Cats remain wonderful human companions, even as they enter their senior years. Most cats reach their senior years between ages 11 and 14, which is roughly equivalent to a 60- to 72-year-old human. As cats age, they often become more finicky in what they eat due to a reduced sense of smell and taste. Their vision and hearing may also become impaired, their immune system function may decline, and their cognitive abilities may start to dwindle, resulting in behavioral changes.
While the aging process cannot be stopped, there are things you can do to give your pet the best quality of life.
Reevaluate Your Cat’s Diet
Diet plays a key role in the health and overall energy levels of your pet. Senior cats have unique dietary needs due to changes in how they eat and digest food. Speak with your vet about how to best transition your cat to senior cat food. The type of food, and how much to feed your cat, will depend on your pet’s weight and dental health. Many pet owners find that their cat’s digestion is improved by feeding them small and frequent meals throughout the day.
Bring Your Cat Indoors
It’s normal for pet owners to allow their cats to wander outdoors. However, as cats begin to age, the dangers of outdoors can be escalated. Senior cats are not always as alert and agile as their younger counterparts and are at risk of getting injured or even killed as they are not able to move as swiftly as they did before. Once your cat reaches his senior years, consider keeping him indoors. If you want to give your cat outdoor time, consider setting up a large cat catio where your pet can lounge safely outside.
Schedule Regular Wellness Checkups
Even the most devoted pet owners can sometimes overlook symptoms of disease or illness. One of the best ways to detect health problems early on is to schedule regular wellness checkups with your vet. During a wellness checkup, your vet will perform a thorough physical exam to look for subtle changes that could indicate a health condition. Your vet may also recommend certain medications or supplements to help maintain your cat’s health in his senior years.
Maintain a Grooming Routine
You may notice that as your cat ages, he grooms himself less and less. This is often because senior cats are not able to physically groom as adequately as they did when they were younger. If your cat is struggling to groom, consider giving him a helping hand. Elderly cats can benefit from lukewarm baths, regular gentle brushing, and trimming of fur that becomes too long or easily tangled. Also, have your cat’s nails trimmed at the vet at least every six months to prevent overgrown nails which can cause discomfort. Regular dental exams and cleanings can also be beneficial for senior cats.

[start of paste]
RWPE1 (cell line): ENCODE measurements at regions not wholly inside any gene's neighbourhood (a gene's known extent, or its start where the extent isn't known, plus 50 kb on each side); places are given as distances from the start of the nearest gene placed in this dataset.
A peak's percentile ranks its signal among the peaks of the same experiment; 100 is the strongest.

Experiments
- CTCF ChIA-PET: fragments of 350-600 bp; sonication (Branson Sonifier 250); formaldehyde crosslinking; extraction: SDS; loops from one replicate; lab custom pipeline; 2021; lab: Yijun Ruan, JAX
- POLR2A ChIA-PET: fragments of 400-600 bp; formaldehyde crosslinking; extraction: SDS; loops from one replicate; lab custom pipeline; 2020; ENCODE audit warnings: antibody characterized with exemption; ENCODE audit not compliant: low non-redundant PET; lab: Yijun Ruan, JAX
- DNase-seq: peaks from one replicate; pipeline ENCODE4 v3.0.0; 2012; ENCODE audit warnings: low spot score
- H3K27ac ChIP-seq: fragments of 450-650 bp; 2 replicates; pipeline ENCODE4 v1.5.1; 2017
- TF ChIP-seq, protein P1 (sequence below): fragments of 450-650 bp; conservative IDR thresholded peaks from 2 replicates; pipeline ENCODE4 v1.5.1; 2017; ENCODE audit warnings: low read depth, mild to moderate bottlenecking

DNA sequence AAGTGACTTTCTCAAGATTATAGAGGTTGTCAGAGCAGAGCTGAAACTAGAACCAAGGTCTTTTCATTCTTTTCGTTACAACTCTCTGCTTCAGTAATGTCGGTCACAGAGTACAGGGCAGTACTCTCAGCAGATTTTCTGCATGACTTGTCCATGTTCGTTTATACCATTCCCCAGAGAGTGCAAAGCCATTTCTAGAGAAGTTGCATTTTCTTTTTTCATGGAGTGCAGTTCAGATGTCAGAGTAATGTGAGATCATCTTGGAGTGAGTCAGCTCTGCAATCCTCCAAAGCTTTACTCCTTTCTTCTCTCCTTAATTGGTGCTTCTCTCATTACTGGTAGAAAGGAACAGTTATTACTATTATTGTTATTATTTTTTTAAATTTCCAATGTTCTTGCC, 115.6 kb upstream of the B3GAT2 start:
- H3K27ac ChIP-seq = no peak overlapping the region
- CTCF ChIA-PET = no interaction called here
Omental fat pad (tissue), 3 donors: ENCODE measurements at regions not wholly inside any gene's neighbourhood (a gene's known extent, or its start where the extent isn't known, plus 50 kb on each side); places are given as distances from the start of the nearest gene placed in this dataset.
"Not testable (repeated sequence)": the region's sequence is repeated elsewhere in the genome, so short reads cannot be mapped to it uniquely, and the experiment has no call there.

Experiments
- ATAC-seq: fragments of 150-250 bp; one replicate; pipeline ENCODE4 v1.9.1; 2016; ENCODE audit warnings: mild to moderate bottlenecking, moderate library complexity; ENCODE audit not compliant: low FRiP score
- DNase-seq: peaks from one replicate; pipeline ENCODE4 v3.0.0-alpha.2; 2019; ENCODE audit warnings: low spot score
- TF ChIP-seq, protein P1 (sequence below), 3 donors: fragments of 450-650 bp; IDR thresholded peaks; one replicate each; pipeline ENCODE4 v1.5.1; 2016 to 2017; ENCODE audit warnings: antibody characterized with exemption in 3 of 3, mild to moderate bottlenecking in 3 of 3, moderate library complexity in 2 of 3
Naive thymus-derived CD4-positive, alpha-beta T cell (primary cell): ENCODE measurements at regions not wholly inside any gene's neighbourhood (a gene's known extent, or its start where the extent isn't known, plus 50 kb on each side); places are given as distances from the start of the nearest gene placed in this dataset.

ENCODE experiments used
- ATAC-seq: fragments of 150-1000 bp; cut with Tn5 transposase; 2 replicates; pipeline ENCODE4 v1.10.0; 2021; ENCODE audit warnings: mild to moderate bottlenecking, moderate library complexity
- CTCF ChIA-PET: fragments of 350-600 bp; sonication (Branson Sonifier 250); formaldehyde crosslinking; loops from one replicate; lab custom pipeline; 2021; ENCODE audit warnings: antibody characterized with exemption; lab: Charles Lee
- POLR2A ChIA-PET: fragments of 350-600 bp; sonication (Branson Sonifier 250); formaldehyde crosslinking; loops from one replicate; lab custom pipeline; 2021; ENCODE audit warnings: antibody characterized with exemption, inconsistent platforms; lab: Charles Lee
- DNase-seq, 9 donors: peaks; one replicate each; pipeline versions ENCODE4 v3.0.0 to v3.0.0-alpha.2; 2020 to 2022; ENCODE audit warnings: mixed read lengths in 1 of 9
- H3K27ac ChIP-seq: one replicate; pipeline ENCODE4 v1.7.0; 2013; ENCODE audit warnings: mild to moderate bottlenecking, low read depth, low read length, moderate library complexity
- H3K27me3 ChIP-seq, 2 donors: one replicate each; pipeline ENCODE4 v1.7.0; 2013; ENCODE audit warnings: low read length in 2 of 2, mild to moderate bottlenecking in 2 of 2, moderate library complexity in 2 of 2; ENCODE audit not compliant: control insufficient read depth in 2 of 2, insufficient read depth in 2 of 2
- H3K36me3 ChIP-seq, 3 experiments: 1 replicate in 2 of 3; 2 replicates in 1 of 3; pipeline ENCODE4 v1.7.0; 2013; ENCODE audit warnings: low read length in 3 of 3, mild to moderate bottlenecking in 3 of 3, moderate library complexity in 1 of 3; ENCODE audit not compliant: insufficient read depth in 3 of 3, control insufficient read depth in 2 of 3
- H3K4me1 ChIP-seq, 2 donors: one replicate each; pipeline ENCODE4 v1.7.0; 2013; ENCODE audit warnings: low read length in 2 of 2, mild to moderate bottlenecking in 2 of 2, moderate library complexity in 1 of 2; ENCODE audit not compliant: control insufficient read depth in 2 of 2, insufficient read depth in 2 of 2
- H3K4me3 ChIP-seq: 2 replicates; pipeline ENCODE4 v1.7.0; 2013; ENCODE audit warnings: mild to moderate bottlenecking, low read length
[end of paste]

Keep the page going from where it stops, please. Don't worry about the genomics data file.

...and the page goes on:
Look for Signs of Illness
Senior cats can develop a wide range of illnesses as they reach their elderly years. It is important to recognize these signs of illness or pain early on so that you can get your cat the help and support he needs. Some signs and symptoms that your cat may be ill or in pain include:
- Excessive fatigue
- Increases or decreases in appetite
- Diarrhea or vomiting
- Unwillingness to play
- Hiding away
- Changes in grooming habits
- Changes in bathroom habits
- Increased thirst
- Weight loss
- Changes in mobility
- Changes to breathing
Increase Your Cat’s Water Intake
Aging cats are prone to a variety of health problems, such as chronic constipation and kidney disease. These conditions can be exacerbated when your cat is not staying hydrated. Ensure that your pet has access to fresh, clean water at all times. Put your cat’s water dish in a spot where it can be easily accessed without having to jump or climb. You can also help keep your cat hydrated by offering canned food which has more liquids than dry kibble.
Create a Senior Cat-Friendly Environment
While it’s never a good idea to change your senior cat’s environment suddenly, gradual changes can help make your pet more comfortable in his old age. Place all of your cat’s resources, such as food, water, and litter boxes, in multiple locations where your cat can easily access them. Provide your cat with extra bedding materials to improve padding and warmth. Raised food and water bowls can make it easy for cats with degenerative joint disease to eat and drink without having to bend too much.
Take Time to Play and Bond with Your Cat
As your cat ages, you may find that he doesn’t run or play as much as he used to. However, this doesn’t mean that your cat doesn’t need regular stimuli and engagement. Even as your cat slows down, be sure to take time each day to play and engage with your pet, even if that means snuggling on the couch and giving him a massage or scratches. Many senior cats will continue to enjoy watching the world outside. Make it easy for your cat to watch by setting up a perch next to the window.
With proper care, senior cats can live well into their late teens or even their twenties. Pet owners can take the necessary steps to ensure that their cat is healthy, comfortable, and pain-free in their senior years by providing extra care and support and by seeing their vet on a routine basis.